The development of mastering techniques for the Compact Disc has been greatly assisted by Philips' knowledge and experience with the LaserVision system. As with LaserVision mastering equipment, Philips can also supply and install mastering processing equipment for Compact Discs. But it is more than just equipment.

With Philips, it is a total service, which includes:

  • Consultancy regarding clean room specifications and layout, together with purchasing requirements for equipment and materials
  • Delivery of specific Philips mastering equipment
  • Customer training in mastering techniques
  • Installation and commissioning of mastering equipment
  • Warranty, maintenance and repairs.
Philips Optical Disc Mastering

The complexity of the new concept, technologies and equipment, together with the allied costs involved in the production of Compact Discs, naturally precludes the installation of mastering equipment in every recording studio. For these reasons, initially, customized mastering and replication operations will be carried out in specifically designed replication facilities, thus providing an economic solution to customer requirements. Philips can also provide full services for customized mastering.

Optical Disc Mastering

Compact Disc Digital Audio - or CD - represents a new concept in sound reproduction techniques. The advance from the old "78" to today's LP pales by comparison. The CD system is based upon a digital recording technique with a laser-beam optical pick-up.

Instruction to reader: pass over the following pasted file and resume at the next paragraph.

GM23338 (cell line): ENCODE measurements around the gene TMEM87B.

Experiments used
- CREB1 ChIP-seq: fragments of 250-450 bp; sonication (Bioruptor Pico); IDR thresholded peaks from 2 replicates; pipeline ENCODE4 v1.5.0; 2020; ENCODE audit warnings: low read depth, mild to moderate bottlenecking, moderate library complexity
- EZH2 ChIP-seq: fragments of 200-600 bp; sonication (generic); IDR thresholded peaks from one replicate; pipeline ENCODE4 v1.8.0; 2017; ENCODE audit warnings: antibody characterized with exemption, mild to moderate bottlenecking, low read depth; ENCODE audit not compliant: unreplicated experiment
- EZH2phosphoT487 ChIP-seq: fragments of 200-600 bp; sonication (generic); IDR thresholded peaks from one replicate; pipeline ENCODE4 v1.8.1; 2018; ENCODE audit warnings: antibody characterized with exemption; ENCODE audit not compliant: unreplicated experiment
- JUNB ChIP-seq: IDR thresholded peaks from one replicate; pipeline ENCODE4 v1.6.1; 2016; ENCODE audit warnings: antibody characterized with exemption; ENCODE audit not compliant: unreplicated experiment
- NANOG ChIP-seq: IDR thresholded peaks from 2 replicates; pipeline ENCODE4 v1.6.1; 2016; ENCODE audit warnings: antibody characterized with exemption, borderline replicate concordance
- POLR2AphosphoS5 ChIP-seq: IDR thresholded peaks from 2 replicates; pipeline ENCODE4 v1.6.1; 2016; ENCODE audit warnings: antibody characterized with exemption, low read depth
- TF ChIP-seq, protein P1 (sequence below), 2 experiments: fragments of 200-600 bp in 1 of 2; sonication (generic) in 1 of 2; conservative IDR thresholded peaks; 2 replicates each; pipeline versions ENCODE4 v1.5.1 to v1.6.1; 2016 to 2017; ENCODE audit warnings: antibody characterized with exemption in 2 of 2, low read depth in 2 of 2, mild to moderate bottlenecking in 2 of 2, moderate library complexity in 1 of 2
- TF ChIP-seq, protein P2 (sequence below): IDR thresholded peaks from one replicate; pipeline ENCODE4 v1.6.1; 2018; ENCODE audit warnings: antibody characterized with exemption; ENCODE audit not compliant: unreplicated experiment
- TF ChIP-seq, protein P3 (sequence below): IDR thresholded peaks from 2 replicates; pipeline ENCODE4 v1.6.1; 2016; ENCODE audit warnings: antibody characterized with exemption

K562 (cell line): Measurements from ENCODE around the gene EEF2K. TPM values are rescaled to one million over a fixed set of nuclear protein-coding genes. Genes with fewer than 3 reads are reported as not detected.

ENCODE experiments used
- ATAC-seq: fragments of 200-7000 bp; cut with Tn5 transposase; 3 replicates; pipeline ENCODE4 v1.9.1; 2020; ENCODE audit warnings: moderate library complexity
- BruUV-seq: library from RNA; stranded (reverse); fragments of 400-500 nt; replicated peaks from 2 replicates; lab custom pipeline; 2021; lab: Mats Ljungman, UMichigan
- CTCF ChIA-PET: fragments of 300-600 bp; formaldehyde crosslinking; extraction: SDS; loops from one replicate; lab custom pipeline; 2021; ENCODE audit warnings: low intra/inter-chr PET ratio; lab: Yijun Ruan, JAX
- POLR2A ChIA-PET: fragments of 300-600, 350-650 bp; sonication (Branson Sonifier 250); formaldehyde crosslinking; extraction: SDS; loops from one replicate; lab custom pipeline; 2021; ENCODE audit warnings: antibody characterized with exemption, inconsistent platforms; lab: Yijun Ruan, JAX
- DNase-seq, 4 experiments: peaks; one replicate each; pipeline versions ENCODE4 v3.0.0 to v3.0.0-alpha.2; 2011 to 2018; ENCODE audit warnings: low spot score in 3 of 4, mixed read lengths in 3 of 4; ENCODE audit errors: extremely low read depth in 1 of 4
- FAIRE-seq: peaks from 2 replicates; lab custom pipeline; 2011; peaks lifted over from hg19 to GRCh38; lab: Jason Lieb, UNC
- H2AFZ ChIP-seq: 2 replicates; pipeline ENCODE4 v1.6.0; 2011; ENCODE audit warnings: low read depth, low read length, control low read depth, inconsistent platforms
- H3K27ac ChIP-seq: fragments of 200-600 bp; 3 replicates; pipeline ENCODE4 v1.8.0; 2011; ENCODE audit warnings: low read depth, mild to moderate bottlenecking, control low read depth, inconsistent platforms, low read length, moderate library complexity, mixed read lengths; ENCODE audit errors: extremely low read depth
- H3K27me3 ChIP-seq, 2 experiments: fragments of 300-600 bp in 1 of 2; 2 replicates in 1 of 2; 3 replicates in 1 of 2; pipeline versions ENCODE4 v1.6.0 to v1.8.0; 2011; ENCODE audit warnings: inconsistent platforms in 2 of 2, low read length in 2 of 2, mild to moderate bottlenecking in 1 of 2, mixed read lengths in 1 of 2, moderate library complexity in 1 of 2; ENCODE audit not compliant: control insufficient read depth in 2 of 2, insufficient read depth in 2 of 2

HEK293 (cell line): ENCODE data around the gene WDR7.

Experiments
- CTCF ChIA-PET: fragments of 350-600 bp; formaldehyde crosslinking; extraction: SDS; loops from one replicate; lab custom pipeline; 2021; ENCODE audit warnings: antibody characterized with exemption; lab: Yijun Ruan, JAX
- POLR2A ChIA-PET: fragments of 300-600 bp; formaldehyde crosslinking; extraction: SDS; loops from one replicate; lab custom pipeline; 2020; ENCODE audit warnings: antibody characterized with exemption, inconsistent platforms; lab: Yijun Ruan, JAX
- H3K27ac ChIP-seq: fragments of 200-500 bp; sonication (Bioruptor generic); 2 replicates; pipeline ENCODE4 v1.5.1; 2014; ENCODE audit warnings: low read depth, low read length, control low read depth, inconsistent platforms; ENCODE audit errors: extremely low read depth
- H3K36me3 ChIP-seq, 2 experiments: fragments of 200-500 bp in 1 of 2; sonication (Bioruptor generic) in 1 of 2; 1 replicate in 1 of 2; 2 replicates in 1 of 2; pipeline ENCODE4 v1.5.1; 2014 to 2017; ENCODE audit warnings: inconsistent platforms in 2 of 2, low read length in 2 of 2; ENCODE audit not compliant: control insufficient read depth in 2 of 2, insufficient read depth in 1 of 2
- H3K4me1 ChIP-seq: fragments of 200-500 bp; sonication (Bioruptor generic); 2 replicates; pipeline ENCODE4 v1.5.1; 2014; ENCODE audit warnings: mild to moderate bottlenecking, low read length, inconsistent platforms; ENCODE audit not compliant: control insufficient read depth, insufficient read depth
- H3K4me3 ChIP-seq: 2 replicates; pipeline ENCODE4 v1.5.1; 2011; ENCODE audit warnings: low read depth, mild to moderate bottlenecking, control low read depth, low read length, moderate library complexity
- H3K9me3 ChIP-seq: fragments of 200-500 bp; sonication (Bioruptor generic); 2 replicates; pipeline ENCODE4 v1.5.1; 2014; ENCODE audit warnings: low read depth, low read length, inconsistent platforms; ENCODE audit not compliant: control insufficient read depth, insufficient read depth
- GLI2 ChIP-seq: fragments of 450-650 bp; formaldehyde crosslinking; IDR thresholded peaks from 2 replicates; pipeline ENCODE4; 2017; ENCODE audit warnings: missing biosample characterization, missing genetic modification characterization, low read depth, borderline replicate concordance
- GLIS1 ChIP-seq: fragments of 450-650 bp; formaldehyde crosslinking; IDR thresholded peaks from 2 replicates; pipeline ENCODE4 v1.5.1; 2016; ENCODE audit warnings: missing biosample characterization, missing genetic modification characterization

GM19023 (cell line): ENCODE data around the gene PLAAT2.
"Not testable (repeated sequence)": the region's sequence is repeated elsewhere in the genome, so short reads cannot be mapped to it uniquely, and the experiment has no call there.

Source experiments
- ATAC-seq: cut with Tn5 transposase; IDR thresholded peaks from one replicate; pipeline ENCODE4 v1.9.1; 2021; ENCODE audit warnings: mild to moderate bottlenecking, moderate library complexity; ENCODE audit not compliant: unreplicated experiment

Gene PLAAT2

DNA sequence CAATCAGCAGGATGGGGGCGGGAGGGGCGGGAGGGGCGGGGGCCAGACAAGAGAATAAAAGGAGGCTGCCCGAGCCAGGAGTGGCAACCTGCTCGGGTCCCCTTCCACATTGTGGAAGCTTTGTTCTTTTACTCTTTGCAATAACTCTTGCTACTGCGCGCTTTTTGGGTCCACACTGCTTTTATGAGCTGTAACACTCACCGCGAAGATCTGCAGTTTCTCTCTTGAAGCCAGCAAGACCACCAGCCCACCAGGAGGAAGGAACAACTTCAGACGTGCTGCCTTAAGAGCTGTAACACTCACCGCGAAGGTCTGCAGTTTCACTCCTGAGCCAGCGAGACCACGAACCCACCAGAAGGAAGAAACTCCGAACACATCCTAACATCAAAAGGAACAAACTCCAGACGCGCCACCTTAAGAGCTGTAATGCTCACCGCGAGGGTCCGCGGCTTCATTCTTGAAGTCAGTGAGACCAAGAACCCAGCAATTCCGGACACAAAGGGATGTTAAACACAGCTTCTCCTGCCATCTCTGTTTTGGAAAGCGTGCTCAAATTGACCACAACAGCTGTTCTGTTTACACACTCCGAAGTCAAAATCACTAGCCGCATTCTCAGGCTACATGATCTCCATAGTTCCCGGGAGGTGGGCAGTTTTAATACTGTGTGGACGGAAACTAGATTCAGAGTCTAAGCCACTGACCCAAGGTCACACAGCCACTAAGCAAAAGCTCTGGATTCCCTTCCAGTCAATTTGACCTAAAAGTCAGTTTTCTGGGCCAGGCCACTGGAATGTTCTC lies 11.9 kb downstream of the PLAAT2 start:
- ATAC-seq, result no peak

The true meaning of CD's contribution to sound reproduction can be seen in its performance figures. Dynamic range, signal-to-noise ratio and channel separation, all aproach infinity at over 90 dB. Between 20 Hz and 20.000 Hz, frequency response is completely flat. Harmonic distortion is less than 0,05%, and rumble, wow-and-flutter and microphony are eliminated.

Philips Disc Mastering

The Compact Disc is single-sided - only 120 mm in diameter and 1,2 mm thick - yet it gives the same playing time as both sides of a conventional LP. And as the digital recording is sealed within the disc, its performance is unaffected by dust, scratches, and fingermarks. The small size of the Compact Disc also enables the size of the player to be reduced to around that of a compact cassette recorder. In addition, laser beam scanning eliminates problems of wear on either the disc or pick-up.

Programme material

To make the most of the advantages of the Compact Disc, digital (PCM) encoded programme material should be used. For multi-channel digital recording, the various inputs are mixed to provide a two-channel PCM-master (stereo) tape. This is then completed with the addition of the necessary control information (subware). Existing analogue recordings can also be used in the production of a Compact Disc, by first transferring them to a two-channel PCM-master tape. Whilst the use of analogue material will not enable the exceptional performance characteristics of a digital original, it still gives a markedly better result than that found on normal LP records.

Compact Disc Mastering

The mastering process for LP records requires a simple process of machine cutting a lacquer disc. Compact Discs on the other hand, require a complex set-up of differing processes, as can be seen in the flow diagram. There is considerable similarity between Compact Disc mastering and that of LaserVision Discs. The PCM signals from the master tape are processed and then transferred to the first disc-shaped carrier - the CD master.

Mastering takes place in a temperature and humidity controlled clean room environment. Apart from standard processing and measuring equipment, it also requires specific apparatus for substrate preparation, laser beam recording, substrate development, and final optical and electrical inspection. From this master, galvanic copies are made (similar to normal LP production), and they are used as stampers in the subsequent replication process.